Monday, March 8, 2010

Now Taking Reservations for Silhouette Portraits

The Curran Homestead Living History Farm and Museum is now taking reservations for appointments for sittings for handmade silhouette portraits by Ruth Monsell of Damariscotta. Sittings will take place 9a.m.-4p.m. Saturday, March 27, at 372 Fields Pond Rd., Orrington. Monsell is the only silhouette artist working in Maine; she began her career cutting silhouettes when she noticed a complete absence of this folk art tradition at artist shows she frequented.

This art form was in the US and Europe from the late 18th to the mid-19th century, and there were several known itinerant artists known to have worked in Maine, including Galen Jerome Brewer, who produced portraits between 1844-1856 and whose grandfather founded the city that bears his name. Brewer’s work is on display at the State Museum in Augusta.

Dr. Robert Schmick, museum director of The Curran Homestead, said, the silhouette portraits done by Ms. Monsell involve a set of very sharp scissors which she uses to snip out a profile of her subject from black paper which is then mounted on white card. What seems most amazing to watch is that through her skill she achieves a likeness in a matter of minutes.”

The cost is $29 per portrait, $10 for copies, for an additional fee of $15 and more, frame choices and framing are available on-site.To schedule silhouette sittings or obtain information, call Robert Schmick at 843-5550 or email: Part of the proceeds from the event will benefit the Curran Homestead’s restoration and living history mission.

March 27, 10AM-2PM, has also been declared the Curran Homestead’s annual Maple Festival and Irish Celebration Day. Visitors can expect an Easter egg hunt, live Irish music, a maple sap to syrup-making demonstration and a tasting of foods made with maple syrup along with Irish stew.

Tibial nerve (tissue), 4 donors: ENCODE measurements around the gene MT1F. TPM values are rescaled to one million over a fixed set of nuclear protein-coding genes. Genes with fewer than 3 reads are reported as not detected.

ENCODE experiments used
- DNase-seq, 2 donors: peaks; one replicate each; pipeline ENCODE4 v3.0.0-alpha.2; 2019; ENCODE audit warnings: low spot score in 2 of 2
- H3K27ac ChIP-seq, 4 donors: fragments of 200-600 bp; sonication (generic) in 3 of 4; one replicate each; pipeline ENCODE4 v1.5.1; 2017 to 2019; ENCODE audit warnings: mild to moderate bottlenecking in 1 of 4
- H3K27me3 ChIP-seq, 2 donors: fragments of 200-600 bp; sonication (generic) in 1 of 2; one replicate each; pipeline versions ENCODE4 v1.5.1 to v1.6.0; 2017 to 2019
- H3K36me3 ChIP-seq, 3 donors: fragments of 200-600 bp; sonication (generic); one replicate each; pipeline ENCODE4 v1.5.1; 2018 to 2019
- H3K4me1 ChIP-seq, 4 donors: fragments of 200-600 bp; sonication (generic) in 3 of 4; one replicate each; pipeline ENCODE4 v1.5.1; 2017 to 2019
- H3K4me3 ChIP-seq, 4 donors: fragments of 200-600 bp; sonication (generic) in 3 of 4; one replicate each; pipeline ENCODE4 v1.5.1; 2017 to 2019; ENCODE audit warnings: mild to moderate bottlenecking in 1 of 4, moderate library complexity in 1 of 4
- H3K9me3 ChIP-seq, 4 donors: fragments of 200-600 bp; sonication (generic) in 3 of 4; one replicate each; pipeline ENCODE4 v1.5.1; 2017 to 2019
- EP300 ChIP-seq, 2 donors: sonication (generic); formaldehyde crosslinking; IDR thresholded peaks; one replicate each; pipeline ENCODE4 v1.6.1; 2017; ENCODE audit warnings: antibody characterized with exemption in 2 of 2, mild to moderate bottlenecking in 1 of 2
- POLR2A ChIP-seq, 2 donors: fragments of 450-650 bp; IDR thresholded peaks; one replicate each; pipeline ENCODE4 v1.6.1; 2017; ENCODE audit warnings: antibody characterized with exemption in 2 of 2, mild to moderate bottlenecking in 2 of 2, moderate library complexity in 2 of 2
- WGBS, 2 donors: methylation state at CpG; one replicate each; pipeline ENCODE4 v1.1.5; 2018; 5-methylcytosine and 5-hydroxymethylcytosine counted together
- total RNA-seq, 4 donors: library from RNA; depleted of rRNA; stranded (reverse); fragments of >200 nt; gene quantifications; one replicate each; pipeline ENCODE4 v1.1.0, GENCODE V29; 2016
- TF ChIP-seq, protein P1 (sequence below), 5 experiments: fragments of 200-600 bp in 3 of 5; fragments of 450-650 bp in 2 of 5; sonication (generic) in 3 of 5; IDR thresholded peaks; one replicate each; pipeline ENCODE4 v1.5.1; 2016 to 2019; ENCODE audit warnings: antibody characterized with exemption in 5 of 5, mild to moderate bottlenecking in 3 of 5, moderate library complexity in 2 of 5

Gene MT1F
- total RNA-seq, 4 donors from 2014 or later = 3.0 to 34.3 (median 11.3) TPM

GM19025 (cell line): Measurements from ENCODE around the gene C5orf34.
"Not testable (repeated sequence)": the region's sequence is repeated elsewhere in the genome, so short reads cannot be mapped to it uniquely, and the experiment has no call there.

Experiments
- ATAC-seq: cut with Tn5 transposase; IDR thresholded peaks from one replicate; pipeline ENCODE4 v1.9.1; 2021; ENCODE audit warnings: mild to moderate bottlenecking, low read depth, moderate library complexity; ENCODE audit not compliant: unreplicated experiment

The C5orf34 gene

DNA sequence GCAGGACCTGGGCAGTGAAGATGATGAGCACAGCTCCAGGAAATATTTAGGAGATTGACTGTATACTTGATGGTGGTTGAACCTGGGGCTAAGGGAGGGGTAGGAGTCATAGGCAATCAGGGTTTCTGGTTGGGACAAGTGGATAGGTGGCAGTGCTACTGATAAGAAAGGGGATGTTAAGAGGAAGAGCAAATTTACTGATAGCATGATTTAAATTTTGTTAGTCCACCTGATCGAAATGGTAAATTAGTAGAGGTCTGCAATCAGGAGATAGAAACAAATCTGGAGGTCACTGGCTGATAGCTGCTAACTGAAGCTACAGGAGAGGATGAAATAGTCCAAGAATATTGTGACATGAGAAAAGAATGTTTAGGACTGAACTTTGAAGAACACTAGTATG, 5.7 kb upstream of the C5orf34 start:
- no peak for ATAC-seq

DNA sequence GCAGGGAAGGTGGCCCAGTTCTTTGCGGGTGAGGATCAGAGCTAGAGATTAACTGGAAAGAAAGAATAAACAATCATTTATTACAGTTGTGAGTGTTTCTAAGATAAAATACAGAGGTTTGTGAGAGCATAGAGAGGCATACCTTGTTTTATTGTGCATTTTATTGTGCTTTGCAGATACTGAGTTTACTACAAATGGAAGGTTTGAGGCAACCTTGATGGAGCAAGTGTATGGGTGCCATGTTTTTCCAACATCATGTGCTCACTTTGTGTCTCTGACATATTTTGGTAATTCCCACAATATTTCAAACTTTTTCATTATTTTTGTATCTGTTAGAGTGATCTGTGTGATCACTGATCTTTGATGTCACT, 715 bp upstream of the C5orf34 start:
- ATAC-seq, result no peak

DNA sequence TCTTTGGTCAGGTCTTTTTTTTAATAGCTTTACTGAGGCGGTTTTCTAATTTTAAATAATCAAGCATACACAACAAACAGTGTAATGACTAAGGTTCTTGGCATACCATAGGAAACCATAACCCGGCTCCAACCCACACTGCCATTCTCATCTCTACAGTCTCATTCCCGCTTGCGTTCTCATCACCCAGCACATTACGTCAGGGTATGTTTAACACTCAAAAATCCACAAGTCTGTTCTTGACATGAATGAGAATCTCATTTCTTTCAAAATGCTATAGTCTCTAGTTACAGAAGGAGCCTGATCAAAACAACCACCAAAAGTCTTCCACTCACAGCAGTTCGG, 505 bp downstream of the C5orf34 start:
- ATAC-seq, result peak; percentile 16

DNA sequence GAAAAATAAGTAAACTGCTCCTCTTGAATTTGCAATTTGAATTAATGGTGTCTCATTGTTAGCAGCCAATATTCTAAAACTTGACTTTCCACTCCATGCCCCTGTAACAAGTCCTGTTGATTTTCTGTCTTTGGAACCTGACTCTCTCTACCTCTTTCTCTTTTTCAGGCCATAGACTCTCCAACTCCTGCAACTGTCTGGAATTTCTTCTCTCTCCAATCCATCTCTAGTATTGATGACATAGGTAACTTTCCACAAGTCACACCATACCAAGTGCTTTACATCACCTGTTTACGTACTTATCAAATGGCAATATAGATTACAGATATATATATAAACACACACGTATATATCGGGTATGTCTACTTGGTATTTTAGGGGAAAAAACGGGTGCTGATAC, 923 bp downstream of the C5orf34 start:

Thursday, March 4, 2010

Brewer Historical Attends Tomahawk Making Demonstration at the Fields Pond Smithy

On Tuesday, March 2, at 7 PM, The Curran Homestead Living History Farm and Museum, hosted the monthly meeting of the Brewer Historical Society. The Fields Pond Smithy at the farm and museum was the site of a tomahawk making demonstration by guest historical artifact artist and blacksmith Ken Hamilton of Corinth. Ken’s program was entitled “Tools and Hardware of the Historic Fur Trade in Maine." More than twenty people sat and stood amongst anvils, forges, and other equipment in the smithy as Ken's talk elaborated in detail on life in 17th and 18th century North America, and his collection of both historical artifacts (tomahawks, spits, crooked knives, skinning knives and the like) and historically accurate facsimile of his own making which served to illustrate the fact that pioneer and Native American life at that time depended on serviceable metal tools and weapons.

Audience members were given the opportunity to handle these still very deadly weapons. While he talked Ken forged a tomahawk with a forge welded edge using a coal burning forge, hammer, and anvil. This demonstration was punctuated by flying sparks and, at one point, a piece of red hot metal cut from the anvil with force.

The talk and demonstration lasted until nearly a quarter to nine, when ken put the final hammer blows to his newly made tomahawk, quenched it in a water bucket and ground its surface with a power angle grinder ( Ken argues that had the pioneers had such a tool they would have used it as he does). After the demonstration all made their way across the soggy lawn to the Curran farmhouse where they partook of refreshments, cake, some Benny Goodman music on the Victrola, and shared their recollections of Catherine and Alfred Curran, the museum's late benefactors.

Ken will be offering a similar all day demonstration and talk, 9-4PM, with a lunch break, to the general public by reservation on March 28 at the Fields Pond Smithy for 20 dollars. This demonstration will additionally include the making of a crooked knife and a “strike-o-light,” a pioneer era fire-making tool, as well as a tomahawk. The demonstration will be the essential first part of a three-day hands-on blacksmithing workshop “Tools and Hardware of the Historic Fur Trade” continuing on April 11 & 18 for a limited eight students who will have the opportunity to forge their own tomahawk, crooked knife, and “strike-o-lights.” To reserve a place in the complete three-day workshop ( March 28, April 11 & 18) for the tuition cost of $150, or the March 28 public demonstration, please contact: Robert Schmick, Museum Director of The Curran Homestead, at 843-5550, or email: For additional information, visit: